[13] Boarini, R., A. Kolev and A. McGregor (2014), “Measuring Well-being and Progress in Countries at Different Stages of Development: Towards a More Universal Conceptual Framework”, OECD Development Centre Working Papers, No. 325, OECD Publishing, Paris, https://dx.doi.org/10.1787/5jxss4hv2d8n-en.

[35] CEFTA (2020), Trade in goods, https://statistics.cefta.int/goods (accessed on 8 October 2020).

[38] European Commission (2020), 2020 Communication on EU enlargement policy, https://ec.europa.eu/neighbourhood-enlargement/sites/near/files/20201006-communication-on-eu-enlargement-policy_en.pdf.

[39] European Commission (2020), An Economic and Investment Plan for the Western Balkans, https://ec.europa.eu/neighbourhood-enlargement/sites/near/files/communication_on_wb_economic_and_investment_plan_october_2020_en.pdf.

[36] European Commission (2020), Analytical Report Accompanying the document Communication from the Commission to the European Parliament and the Council Commission Opinion on Bosnia and Herzegovina’s application for membership of the European Union, Commission Staff Working Document, European Commission, Brussels, https://ec.europa.eu/neighbourhood-enlargement/sites/near/files/bosnia_and_herzegovina_report_2020.pdf.

[34] European Commission (2020), “Bosnia and Herzegovina – financial assistance under IPA II”, European Commission, Brussels, https://ec.europa.eu/neighbourhood-enlargement/instruments/funding-by-country/bosnia-herzegovina_en (accessed on 8 October 2020).

[33] European Commission (2020), Stabilisation and Association Agreement, https://ec.europa.eu/neighbourhood-enlargement/policy/glossary/terms/saa_en (accessed on 22 October 2020).

[37] European Commission (2018), A credible enlargement perspective for and enhanced EU engagement with the Western Balkans, https://ec.europa.eu/commission/sites/beta-political/files/communication-credible-enlargement-perspective-western-balkans_en.pdf.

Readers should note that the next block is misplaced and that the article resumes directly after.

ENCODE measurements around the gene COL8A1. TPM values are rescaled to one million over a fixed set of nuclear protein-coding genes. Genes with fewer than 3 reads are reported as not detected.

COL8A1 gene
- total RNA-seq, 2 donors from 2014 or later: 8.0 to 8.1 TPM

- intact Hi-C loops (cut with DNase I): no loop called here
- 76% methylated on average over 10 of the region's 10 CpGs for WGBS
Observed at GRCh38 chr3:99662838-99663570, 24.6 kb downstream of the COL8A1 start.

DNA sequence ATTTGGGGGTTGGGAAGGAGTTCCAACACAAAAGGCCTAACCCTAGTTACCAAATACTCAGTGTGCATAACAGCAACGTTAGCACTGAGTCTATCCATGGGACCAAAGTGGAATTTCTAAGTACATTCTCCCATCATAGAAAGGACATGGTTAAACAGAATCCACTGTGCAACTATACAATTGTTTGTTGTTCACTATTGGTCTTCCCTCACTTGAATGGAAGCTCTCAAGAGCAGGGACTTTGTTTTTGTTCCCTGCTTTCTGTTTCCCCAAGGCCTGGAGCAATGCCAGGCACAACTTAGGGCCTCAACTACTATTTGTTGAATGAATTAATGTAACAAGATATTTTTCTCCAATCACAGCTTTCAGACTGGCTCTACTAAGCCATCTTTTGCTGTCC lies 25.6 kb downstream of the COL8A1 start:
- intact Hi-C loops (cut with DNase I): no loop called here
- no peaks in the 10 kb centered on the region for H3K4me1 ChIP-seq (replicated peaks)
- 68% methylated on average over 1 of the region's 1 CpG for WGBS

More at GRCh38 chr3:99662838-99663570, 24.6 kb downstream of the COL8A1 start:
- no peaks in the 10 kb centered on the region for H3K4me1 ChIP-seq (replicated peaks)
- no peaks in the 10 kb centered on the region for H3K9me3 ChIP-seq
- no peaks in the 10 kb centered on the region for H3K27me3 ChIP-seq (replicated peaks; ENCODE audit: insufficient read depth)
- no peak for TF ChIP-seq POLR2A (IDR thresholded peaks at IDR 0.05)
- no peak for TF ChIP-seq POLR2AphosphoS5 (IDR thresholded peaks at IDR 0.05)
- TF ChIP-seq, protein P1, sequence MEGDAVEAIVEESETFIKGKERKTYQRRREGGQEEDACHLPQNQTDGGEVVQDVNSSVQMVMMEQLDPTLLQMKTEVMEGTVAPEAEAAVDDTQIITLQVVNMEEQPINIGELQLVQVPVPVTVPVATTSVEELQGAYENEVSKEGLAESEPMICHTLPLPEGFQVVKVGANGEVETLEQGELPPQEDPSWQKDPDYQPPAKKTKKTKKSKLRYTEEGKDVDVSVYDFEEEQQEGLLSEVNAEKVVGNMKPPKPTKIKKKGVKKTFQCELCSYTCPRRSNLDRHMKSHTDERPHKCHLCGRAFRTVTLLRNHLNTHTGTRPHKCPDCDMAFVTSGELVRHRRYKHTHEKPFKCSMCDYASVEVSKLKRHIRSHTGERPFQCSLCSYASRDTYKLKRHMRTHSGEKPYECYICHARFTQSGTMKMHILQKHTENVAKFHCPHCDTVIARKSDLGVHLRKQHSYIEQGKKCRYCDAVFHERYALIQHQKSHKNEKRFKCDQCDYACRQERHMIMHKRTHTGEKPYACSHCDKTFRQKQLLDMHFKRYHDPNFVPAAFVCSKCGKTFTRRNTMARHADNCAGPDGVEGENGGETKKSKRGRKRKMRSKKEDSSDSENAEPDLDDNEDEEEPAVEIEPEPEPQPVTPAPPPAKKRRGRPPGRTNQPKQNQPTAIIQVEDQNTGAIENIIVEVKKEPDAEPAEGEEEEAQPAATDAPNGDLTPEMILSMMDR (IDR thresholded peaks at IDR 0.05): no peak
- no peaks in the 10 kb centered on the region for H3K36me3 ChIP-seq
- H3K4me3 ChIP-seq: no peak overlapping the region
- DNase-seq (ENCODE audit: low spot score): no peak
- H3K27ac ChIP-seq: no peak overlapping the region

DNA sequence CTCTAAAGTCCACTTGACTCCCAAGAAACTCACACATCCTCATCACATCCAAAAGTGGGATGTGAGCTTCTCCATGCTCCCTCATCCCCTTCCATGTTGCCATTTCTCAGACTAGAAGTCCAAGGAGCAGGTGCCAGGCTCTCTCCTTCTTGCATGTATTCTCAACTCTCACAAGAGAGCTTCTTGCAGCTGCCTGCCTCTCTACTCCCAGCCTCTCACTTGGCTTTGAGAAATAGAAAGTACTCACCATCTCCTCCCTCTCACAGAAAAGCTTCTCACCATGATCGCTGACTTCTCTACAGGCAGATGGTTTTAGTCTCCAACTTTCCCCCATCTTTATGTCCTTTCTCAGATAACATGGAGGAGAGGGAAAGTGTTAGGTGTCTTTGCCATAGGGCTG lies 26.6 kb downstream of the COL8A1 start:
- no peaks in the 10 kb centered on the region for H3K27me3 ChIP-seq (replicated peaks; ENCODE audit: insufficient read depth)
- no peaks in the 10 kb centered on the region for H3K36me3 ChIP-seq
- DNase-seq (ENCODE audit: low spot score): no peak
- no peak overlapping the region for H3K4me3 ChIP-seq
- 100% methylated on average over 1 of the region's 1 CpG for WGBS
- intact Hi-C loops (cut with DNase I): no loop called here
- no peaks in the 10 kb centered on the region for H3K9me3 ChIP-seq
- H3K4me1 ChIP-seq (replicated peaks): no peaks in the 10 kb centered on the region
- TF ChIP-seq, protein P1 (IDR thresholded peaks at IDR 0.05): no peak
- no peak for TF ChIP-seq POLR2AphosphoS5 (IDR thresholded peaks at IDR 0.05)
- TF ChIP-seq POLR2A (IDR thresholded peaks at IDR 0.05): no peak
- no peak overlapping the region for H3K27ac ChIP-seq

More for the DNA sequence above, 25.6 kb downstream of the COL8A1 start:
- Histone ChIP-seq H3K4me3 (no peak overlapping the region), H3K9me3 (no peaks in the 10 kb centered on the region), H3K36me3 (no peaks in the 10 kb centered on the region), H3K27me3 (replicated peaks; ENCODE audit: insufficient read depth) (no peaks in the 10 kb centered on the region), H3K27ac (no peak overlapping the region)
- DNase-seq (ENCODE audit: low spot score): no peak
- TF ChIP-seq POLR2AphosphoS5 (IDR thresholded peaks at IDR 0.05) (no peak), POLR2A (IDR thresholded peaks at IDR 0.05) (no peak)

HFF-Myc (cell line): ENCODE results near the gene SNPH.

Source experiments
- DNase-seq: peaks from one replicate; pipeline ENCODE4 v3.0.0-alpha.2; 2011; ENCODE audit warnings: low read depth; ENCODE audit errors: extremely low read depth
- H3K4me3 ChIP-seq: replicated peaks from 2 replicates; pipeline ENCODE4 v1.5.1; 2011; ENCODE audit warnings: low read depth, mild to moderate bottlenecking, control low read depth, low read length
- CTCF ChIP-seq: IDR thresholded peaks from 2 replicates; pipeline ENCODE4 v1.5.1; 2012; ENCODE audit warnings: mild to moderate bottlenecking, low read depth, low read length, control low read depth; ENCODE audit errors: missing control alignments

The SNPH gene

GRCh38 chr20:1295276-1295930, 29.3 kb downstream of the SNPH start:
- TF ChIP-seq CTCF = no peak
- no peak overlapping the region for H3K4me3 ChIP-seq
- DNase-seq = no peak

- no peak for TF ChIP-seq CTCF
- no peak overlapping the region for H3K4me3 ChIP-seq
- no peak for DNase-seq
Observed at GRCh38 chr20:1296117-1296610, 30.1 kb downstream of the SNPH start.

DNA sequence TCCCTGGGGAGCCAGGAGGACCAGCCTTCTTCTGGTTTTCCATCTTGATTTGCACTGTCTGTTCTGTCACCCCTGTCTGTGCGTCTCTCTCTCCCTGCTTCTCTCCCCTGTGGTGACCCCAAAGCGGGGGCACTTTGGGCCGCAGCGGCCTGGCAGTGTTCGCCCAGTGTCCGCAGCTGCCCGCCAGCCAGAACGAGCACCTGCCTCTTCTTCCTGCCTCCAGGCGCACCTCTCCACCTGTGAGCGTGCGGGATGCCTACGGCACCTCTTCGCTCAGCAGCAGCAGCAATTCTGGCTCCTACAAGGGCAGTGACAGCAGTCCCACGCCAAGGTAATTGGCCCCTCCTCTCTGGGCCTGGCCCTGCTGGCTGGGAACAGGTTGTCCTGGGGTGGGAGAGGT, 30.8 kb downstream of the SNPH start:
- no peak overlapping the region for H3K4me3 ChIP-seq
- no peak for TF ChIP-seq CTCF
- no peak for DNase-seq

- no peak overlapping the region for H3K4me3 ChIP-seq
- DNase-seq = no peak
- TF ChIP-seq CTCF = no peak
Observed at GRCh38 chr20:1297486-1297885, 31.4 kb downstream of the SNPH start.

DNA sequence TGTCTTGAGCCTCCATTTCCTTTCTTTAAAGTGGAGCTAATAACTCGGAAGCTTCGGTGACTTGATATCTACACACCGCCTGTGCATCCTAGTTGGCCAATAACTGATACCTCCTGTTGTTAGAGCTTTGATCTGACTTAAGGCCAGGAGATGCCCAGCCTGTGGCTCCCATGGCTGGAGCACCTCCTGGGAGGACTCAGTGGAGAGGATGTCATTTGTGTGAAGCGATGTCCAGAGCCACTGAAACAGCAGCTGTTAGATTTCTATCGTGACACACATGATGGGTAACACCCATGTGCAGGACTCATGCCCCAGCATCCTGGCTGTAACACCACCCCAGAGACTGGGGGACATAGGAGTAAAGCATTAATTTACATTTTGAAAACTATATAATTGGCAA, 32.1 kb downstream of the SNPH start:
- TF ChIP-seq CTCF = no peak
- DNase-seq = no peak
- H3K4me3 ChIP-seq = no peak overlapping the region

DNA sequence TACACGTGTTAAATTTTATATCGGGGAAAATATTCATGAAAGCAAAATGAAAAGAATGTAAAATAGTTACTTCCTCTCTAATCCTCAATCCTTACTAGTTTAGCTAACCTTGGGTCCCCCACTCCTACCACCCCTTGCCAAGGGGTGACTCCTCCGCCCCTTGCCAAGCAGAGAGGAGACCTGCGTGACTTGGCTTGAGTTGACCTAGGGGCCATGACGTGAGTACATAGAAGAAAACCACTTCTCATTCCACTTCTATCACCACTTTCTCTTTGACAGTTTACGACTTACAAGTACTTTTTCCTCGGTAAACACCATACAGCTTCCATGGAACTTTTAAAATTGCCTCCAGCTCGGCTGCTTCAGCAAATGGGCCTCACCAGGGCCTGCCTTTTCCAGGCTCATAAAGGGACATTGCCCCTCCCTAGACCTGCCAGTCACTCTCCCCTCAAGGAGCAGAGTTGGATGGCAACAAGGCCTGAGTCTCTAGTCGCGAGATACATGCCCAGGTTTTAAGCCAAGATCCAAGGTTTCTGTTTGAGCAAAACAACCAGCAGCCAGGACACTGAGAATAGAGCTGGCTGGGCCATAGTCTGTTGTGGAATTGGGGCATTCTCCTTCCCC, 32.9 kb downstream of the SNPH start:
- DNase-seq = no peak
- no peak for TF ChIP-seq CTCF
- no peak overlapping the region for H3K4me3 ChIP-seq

[12] Exton, C. and L. Fleischer (2020), “The Future of the OECD Well-being Dashboard”, OECD Statistics Working Papers, No. forthcoming, OECD Publishing, Paris.

[3] Gallup (2020), Gallup Analytics, https://www.gallup.com/analytics/213617/gallup-analytics.aspx (accessed on 5 June 2020).

[4] Gallup (2018), “Gallup World Poll”, webpage, Gallup, Inc., Washington, D.C., https://doi.org/www.gallup.com/analytics/318875/global-research.aspx.

[29] IEA Statistics (2018), World Energy Balances, International Energy Agency, Paris, http://www.iea.org/reports/world-energy-balances-overview.

[5] ILO (2020), ILOStat, (database), International Labour Organization, Geneva, https://ilostat.ilo.org/data/ (accessed on 15 May 2020).

[20] IPU (2020), Inter-Parliamentary Union (database), Inter-Parliamentary Union, Geneva, https://www.ipu.org/ (accessed on 7 April 2020).

[16] Murtin, F. et al. (2018), “Trust and its determinants: Evidence from the Trustlab experiment”, OECD Statistics Working Papers, No. 2018/2, OECD Publishing, Paris, https://dx.doi.org/10.1787/869ef2ec-en.

[30] OECD (2020), Green Growth Indicators (database), OECD Publishing, Paris, https://stats.oecd.org/Index.aspx?DataSetCode=GREEN_GROWTH (accessed on  August 2019).

[1] OECD (2020), How’s Life? 2020: Measuring Well-being, OECD Publishing, Paris, https://dx.doi.org/10.1787/9870c393-en.